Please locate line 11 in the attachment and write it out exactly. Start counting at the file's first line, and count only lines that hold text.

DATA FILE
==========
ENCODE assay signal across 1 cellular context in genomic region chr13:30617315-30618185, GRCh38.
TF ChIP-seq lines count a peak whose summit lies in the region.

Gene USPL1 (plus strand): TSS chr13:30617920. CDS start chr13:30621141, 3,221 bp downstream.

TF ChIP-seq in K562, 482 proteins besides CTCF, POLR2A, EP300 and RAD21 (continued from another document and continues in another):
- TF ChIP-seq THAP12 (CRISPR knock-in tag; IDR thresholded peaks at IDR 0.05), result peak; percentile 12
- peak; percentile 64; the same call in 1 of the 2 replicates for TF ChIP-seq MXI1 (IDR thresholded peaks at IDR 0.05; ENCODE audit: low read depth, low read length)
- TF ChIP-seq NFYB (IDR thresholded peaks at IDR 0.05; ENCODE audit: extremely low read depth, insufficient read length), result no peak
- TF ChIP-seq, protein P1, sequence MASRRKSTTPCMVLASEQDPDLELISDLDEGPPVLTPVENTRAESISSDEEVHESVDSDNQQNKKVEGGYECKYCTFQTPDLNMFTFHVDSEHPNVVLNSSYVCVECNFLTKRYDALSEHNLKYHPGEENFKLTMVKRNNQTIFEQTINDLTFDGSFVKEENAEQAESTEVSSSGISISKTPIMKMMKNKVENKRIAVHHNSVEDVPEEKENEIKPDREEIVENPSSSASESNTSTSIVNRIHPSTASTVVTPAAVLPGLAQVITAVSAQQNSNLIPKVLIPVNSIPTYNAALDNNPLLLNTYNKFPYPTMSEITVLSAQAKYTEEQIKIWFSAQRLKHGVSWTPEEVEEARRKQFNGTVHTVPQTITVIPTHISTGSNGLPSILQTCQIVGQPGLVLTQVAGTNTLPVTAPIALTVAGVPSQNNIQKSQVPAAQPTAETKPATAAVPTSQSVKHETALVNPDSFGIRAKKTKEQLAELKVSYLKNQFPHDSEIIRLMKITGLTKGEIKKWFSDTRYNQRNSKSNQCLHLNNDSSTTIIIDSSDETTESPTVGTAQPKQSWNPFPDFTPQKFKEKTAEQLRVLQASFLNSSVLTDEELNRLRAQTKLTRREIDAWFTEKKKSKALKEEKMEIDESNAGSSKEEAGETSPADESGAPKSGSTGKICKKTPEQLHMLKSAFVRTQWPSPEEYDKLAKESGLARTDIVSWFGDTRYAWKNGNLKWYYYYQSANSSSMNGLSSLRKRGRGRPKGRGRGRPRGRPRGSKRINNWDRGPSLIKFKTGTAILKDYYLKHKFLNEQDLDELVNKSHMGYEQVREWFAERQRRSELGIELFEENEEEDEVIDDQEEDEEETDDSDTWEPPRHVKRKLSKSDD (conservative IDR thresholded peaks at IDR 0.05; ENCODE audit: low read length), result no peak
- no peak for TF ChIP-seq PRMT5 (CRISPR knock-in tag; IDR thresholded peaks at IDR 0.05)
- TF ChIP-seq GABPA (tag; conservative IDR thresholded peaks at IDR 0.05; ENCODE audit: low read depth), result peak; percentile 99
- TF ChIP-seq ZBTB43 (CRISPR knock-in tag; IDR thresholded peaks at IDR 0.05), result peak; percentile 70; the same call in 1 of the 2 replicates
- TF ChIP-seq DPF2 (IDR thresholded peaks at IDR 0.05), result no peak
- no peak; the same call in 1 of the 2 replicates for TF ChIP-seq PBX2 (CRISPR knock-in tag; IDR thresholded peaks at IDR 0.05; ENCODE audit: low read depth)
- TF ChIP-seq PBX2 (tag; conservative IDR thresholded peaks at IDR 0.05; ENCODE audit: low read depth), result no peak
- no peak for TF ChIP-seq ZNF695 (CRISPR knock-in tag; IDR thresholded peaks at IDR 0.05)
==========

- TF ChIP-seq ZBTB43 (CRISPR knock-in tag; IDR thresholded peaks at IDR 0.05), result peak; percentile 70; the same call in 1 of the 2 replicates